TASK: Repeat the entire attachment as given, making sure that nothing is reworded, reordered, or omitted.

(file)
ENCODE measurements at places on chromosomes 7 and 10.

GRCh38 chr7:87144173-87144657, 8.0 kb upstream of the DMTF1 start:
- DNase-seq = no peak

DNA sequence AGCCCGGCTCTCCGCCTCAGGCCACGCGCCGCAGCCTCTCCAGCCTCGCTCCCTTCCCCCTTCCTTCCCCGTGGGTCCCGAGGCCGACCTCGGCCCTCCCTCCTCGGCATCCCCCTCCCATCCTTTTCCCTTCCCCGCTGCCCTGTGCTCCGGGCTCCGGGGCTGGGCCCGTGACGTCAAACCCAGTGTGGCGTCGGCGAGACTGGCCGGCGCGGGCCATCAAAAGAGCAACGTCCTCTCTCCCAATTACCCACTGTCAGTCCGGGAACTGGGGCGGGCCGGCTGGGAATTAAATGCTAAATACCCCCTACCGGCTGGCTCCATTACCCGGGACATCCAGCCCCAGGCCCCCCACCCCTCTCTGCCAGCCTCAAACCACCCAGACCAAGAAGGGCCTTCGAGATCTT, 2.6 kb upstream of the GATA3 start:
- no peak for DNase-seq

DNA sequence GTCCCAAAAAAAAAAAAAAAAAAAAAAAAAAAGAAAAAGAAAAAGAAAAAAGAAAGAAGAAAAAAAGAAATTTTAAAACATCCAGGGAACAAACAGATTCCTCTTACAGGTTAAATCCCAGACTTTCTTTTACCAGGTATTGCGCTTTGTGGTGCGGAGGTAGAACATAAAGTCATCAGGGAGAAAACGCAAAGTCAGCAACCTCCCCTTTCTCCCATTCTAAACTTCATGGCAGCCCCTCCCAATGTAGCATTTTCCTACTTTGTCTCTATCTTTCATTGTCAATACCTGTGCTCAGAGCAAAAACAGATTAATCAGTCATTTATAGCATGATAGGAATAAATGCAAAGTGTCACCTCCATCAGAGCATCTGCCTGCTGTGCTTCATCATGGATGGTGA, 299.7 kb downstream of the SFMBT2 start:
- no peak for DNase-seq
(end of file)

ENCODE measurements at places on chromosomes 7 and 10.

GRCh38 chr7:87144173-87144657, 8.0 kb upstream of the DMTF1 start:
- DNase-seq = no peak

DNA sequence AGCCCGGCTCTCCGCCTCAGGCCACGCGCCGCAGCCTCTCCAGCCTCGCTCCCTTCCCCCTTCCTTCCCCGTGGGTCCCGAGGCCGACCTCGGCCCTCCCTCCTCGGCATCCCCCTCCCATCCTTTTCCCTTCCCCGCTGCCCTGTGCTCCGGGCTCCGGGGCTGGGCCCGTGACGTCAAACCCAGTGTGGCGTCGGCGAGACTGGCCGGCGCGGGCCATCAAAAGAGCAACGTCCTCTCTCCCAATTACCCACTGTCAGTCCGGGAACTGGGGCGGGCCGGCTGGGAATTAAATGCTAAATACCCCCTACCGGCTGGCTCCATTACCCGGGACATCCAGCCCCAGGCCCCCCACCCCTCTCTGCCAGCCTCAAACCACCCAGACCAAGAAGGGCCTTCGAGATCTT, 2.6 kb upstream of the GATA3 start:
- no peak for DNase-seq

DNA sequence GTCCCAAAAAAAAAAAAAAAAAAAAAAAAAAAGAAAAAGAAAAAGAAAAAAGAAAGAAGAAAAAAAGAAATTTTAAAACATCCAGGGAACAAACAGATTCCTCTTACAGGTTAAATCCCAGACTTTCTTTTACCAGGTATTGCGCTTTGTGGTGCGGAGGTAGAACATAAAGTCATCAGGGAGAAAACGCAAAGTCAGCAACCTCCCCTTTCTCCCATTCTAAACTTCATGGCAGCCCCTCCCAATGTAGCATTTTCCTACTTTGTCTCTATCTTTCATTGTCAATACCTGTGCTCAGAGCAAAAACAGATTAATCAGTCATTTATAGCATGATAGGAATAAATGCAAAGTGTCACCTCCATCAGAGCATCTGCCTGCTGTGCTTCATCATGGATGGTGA, 299.7 kb downstream of the SFMBT2 start:
- no peak for DNase-seq